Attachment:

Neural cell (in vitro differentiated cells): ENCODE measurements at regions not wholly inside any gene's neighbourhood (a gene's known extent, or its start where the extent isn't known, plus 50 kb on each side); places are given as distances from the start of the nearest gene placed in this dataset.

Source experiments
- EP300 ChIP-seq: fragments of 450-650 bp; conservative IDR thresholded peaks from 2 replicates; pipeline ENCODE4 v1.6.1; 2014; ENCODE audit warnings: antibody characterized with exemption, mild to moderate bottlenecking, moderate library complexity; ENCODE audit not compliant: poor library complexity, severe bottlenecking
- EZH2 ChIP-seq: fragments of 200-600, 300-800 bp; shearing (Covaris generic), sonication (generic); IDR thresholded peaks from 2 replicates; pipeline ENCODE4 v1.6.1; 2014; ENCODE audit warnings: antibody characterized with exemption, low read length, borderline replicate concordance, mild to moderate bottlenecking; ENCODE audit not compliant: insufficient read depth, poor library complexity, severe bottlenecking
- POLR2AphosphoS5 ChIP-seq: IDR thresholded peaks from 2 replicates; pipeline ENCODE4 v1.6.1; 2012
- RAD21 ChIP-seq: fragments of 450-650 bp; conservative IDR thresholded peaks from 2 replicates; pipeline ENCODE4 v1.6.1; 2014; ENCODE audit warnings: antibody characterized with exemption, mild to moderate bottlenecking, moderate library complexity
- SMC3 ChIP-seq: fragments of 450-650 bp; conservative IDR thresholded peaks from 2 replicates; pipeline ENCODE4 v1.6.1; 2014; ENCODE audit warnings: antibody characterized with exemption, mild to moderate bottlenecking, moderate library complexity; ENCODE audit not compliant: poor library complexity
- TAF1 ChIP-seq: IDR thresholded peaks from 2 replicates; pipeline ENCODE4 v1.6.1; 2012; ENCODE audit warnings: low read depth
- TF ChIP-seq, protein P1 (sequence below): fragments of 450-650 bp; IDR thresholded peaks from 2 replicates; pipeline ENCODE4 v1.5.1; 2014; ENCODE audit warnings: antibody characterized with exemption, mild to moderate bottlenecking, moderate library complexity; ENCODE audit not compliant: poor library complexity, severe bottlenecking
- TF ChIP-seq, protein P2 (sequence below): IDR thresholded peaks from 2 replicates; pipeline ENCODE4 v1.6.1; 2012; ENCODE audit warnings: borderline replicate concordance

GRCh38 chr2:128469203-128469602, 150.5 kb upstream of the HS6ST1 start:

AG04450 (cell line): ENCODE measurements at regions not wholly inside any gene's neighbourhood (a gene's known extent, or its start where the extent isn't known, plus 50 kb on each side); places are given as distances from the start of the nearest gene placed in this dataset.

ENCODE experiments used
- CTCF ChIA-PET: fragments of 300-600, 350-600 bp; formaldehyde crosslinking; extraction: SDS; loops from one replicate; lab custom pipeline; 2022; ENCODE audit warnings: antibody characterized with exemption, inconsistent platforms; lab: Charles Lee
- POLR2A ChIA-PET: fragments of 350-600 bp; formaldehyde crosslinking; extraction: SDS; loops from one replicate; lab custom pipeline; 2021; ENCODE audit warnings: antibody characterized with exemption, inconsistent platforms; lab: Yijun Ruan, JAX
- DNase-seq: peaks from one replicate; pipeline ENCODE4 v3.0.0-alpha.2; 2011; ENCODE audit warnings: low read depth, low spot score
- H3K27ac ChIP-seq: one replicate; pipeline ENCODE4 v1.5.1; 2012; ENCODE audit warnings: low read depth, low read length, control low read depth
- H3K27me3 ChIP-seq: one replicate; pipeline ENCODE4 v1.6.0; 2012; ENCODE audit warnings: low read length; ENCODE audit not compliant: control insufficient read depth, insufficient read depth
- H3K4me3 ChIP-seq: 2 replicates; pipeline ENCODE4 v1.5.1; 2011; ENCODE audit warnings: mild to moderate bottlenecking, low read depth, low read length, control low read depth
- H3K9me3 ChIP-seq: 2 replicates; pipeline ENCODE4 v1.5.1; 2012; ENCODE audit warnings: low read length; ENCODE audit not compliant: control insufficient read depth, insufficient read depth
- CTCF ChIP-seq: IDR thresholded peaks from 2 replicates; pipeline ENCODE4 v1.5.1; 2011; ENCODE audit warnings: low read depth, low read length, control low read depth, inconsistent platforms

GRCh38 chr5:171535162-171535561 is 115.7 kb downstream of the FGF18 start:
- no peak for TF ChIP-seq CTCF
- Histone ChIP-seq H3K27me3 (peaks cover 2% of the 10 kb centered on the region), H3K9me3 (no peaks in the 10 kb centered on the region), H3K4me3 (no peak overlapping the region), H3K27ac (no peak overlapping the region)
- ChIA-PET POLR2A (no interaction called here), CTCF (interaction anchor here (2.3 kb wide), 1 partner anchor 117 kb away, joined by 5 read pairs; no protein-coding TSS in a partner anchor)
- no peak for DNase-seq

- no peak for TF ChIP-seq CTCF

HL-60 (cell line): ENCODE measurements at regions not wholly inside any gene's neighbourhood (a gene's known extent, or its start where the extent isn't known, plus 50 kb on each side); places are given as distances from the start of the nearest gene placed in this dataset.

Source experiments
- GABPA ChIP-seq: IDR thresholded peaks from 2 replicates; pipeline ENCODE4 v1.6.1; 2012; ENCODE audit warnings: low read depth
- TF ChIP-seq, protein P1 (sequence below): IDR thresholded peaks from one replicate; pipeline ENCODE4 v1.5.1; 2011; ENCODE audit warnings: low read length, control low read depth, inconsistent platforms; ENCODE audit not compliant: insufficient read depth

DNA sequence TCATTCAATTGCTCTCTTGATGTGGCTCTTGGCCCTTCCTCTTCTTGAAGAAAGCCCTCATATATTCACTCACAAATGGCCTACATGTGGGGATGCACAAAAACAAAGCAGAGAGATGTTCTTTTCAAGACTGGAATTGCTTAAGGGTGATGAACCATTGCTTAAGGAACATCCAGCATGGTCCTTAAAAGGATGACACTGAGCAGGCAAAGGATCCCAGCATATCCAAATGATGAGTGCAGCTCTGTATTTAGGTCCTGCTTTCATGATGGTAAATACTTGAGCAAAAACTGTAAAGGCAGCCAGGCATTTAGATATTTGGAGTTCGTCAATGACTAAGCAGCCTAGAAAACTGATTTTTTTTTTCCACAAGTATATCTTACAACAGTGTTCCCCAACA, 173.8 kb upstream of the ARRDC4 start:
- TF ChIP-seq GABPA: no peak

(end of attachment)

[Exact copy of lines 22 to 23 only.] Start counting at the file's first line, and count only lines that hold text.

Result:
GRCh38 chr5:171535162-171535561 is 115.7 kb downstream of the FGF18 start:
- no peak for TF ChIP-seq CTCF